Angry plus stubborn equals no sale

It’s not always customers who have a less than perfect sales experience, sometimes the salesman can be left traumatised by an encounter with a customer. A salesman working in a large new and used car showroom in London recently had what can only be described as a nightmare customer.
The enquiry started badly, deteriorated rapidly and ended very unsatisfactorily. We will call him Mr Smith and he had come to the showroom in what you might call “full attack mode”, very stern faced and very direct.
Before we recount the sorry tale we must first surmise why Mr. Smith may enter a showroom he has never been to before and be aggressive with people he has never met. In my experience it is down to one thing; a bad experience with other sales staff from a rival showroom.
Had he been ignored, insulted or even mislead? Or had he been aggravated by several different showroom visits where the questions got more and more personal and direct and the assumption of a sale claimed too easily? We will probably never really know because this type of customer by now is not inclined to want to sit, drink coffee and chat he just wants answers.

Back to our story;
Mr. Smith visits our showroom and declines the offer of a seat by the receptionist/showroom co-ordinator, customer liaison officer (you get the picture). He also does not feel happy about being asked whether its an ongoing enquiry or whether he had made an appointment. So when a salesman looms up to him all teeth and loud tie with outstretched hand and business card at the ready, Mr. Smith is fearing another sales broadside and responds with the best form of defence, attack!

The salesman fearing that he may be dealing with a problem launches into the qualification and sales pitch which our Mr. Smith smashes open with an immediate request for a price on his trade in and the best deal on a new 1.6, 5 door hatch, preferably the one in the showroom.
At this point the salesman realising that he must ask lots of questions to assess his prospects needs and mindful that he could be dealing with a mystery shopper from the manufacturer, has a decision to make, does he plough on manfully and hope that his personality will win over Mr. Smith or allow himself to be controlled into doing it Mr. Smith’s way and risking the wrath of his sales manager for not following the correct process?
In this case there was only ever going to be losers, mainly because no one gave ground or compromised. Mr. Smith refused to answer any questions till he received a price for his car and a deal on the new one, whilst the salesman refused to yield to this request till he had all Mr. Smiths details 2 phone numbers, e-mail address weekend hobbies etc!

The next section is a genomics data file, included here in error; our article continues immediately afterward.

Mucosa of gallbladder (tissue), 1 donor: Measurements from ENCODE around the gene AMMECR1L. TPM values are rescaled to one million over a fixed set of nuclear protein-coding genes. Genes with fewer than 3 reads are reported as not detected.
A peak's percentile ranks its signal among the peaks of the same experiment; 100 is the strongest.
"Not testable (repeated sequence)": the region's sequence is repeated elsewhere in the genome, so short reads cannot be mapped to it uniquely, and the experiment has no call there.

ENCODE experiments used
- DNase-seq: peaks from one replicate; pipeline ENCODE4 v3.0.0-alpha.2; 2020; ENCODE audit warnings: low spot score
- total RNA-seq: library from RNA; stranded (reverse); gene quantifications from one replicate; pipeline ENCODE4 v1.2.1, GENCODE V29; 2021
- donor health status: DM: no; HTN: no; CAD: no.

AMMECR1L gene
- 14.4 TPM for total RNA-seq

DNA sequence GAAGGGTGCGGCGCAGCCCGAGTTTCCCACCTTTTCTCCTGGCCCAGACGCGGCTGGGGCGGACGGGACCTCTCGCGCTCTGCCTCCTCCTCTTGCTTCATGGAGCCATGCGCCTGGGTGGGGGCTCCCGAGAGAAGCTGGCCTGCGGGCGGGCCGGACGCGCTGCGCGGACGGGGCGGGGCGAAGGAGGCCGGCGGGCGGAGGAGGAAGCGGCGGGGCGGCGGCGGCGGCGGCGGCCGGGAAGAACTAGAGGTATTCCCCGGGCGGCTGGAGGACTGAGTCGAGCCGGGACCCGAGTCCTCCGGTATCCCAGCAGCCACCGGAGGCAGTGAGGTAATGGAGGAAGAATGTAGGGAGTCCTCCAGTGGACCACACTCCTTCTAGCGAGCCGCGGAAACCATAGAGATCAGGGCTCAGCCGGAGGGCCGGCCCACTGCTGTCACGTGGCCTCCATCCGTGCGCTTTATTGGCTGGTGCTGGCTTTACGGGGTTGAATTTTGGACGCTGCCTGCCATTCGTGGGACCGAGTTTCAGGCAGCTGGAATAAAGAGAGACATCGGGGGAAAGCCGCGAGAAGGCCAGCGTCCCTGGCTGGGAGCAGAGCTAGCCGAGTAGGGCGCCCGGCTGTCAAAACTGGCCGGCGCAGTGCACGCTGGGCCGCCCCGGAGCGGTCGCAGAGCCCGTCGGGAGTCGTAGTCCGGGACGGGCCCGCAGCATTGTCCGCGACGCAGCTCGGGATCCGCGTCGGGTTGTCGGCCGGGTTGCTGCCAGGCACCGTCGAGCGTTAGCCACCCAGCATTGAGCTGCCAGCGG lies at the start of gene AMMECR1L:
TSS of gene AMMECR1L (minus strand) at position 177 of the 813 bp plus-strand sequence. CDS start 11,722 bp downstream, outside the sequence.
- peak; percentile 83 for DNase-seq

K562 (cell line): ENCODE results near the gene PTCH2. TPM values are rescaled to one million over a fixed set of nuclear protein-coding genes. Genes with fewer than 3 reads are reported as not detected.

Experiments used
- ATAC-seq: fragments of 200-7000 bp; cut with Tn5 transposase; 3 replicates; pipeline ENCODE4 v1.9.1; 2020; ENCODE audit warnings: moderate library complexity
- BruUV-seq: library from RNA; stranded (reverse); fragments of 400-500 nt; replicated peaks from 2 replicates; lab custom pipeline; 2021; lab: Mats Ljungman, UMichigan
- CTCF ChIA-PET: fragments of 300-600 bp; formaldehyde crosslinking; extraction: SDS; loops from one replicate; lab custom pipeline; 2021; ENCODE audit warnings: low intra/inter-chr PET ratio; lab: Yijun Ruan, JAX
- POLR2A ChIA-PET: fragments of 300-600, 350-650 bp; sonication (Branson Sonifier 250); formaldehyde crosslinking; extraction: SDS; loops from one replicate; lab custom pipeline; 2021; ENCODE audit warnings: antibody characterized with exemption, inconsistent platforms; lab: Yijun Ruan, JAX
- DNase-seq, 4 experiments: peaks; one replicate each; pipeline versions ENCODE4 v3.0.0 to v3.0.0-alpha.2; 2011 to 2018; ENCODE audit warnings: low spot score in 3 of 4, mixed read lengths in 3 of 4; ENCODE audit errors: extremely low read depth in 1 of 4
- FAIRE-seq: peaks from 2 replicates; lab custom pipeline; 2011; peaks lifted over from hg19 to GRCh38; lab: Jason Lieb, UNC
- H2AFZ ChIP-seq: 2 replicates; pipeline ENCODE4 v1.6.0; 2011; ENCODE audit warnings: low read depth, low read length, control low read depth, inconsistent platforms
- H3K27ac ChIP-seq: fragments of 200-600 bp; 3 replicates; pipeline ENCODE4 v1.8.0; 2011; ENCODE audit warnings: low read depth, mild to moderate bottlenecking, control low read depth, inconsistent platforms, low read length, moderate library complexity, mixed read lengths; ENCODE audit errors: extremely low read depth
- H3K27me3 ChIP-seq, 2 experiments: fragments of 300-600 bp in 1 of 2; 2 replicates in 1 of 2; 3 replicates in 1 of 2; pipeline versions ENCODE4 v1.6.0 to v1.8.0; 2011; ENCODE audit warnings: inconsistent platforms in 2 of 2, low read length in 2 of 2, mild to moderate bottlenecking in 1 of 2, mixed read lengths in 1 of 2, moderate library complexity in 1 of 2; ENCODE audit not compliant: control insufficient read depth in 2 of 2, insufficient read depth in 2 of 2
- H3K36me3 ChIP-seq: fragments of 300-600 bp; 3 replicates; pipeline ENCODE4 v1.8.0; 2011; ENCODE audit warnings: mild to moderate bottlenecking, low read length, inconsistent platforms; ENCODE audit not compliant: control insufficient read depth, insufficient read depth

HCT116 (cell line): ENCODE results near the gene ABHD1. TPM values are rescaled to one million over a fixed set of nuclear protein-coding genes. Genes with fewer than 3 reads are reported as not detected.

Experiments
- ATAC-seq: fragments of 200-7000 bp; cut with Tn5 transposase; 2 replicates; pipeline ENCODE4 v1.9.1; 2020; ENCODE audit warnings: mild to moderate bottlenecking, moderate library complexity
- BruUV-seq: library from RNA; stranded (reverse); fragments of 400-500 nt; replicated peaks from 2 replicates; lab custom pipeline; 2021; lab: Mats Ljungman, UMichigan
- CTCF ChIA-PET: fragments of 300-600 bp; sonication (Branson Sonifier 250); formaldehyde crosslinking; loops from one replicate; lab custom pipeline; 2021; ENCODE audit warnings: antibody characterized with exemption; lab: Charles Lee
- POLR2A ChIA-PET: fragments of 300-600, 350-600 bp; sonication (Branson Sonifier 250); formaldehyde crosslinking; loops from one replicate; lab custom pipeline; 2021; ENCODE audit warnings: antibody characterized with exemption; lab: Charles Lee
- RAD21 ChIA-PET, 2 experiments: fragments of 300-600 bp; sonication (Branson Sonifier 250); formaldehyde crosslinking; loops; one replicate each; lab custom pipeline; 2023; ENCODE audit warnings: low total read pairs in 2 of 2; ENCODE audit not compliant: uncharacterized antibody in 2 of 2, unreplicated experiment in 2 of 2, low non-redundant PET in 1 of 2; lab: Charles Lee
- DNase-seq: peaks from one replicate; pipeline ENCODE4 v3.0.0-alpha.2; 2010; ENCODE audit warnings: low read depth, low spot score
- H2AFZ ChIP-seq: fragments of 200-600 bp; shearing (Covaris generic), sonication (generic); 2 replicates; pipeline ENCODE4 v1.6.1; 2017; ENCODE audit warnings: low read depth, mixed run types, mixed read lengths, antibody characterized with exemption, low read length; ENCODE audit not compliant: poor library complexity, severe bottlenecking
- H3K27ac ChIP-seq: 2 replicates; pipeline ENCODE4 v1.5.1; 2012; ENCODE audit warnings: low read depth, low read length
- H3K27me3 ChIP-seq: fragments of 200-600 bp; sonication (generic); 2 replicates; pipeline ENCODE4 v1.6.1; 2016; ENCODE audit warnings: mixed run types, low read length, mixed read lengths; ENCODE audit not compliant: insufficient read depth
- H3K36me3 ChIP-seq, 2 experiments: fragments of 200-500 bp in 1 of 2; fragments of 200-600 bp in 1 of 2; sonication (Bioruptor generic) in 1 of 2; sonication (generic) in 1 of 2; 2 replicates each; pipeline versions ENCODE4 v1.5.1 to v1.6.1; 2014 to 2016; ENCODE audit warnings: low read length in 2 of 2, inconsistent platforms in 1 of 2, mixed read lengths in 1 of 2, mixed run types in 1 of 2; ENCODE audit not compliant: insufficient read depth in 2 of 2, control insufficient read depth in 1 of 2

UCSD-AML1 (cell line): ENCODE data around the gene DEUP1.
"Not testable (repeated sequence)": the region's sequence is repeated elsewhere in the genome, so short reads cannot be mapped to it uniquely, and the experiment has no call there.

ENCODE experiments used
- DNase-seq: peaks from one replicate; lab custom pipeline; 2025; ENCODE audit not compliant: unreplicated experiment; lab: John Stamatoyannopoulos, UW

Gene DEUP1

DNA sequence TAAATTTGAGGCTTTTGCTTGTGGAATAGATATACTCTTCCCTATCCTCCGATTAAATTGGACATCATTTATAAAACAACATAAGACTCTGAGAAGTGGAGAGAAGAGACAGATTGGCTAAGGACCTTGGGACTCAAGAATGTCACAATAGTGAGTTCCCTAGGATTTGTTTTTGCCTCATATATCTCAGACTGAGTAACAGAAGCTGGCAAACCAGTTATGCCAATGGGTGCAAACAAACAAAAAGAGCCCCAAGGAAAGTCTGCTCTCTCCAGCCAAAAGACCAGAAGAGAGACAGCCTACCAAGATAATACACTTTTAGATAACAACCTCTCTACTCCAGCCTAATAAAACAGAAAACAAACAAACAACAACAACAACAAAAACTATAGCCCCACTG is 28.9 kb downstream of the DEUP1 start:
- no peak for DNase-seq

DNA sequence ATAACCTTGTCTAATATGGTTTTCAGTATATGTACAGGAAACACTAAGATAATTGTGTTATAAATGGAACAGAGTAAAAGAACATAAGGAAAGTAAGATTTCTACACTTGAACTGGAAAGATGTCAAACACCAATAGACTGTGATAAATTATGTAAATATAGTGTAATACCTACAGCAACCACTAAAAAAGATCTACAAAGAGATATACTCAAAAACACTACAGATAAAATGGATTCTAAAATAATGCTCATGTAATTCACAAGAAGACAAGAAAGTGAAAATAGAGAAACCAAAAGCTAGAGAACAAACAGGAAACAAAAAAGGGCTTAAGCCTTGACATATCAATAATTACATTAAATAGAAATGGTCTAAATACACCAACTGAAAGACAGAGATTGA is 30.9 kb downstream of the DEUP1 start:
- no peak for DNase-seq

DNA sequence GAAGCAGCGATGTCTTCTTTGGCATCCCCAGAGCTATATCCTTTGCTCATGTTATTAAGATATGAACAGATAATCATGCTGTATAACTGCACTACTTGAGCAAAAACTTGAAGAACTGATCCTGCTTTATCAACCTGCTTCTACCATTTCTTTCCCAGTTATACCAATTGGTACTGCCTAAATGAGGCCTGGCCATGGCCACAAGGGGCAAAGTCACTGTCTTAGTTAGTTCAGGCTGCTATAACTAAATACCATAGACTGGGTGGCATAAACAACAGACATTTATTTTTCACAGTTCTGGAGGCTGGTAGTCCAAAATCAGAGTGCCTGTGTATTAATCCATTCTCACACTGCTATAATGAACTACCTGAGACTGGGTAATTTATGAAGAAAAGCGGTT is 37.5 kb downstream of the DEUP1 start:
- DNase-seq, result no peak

The resulting dialogue goes something like this;

“What’s the best price on that car?”
“What would you pay for it?”
‘As little as possible.”
‘Well how much is that?”
“I’m not telling you I want your best price.”
“Well I don’t set the price discounts my manager does.”
‘Well where is he? I will talk to him.”
‘You can’t that’s what we are paid to do’

…and on it went with neither party budging and Mr. Smith getting more and more irate and the salesman increasingly defensive. The problem is that with some salespeople and indeed customers it’s not about good service it’s about winning and retaining control of the process. The salesman wants to keep Mr. Smith rigidly on message and Mr. Smith who has been tricked by sharp salesmen in the past has put on the blinkers and is adopting the approach of the proverbial bull in a china shop. However when someone is potentially spending thousands of pounds and the sale, goodwill and referral business is so important the stakes are very high.
The simple fact is that whatever retail experience you have whether buying a pair of jeans or a Bentley it will always be about people and as we all know there are good and bad in all establishments, even from one desk to the next.
Sales processes are good because they can often ensure that there’s a good chance a customer gets a car that suits their needs both financially and practically. On the other hand a process that’s too rigid and intrusive is guaranteed to upset some customers especially if they have given out their details numerous times in one day. As usual there is a balance to be struck and if a customer is unhappy with giving too much detail then fine, don’t antagonise him, keep trying to advise and assist and he may come round and give you this information if he doesn’t feel pressured. By the same token going into a showroom with all guns blazing and not wanting to cooperate at all and want all the salesman’s time for no commitment is guaranteed to end with a customer walking out of the door, probably unhappier and angrier at having wasted his time.

The current situation dictates that companies will demand to know that their staff are doing everything in their power to turn a prospect into a sale, indeed peoples livelihoods depend upon it. So when the pressure is cranked up and articles are everywhere telling customers what great deals are available, and that the motor trade is buckling all around the world it is hardly surprising that a salesperson will qualify his customers to death and justify all his efforts to his superiors.

Next time you visit your local car dealer try and enjoy it, understand the salespersons predicament, and yes take a sleeping bag because he may not want to let you go!

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One Response to Angry plus stubborn equals no sale

  1. Jon Warwick November 24, 2008 at 4:31 am #

    Smith sounds a docile chap. I’d have slapped the salesman for his cheek.

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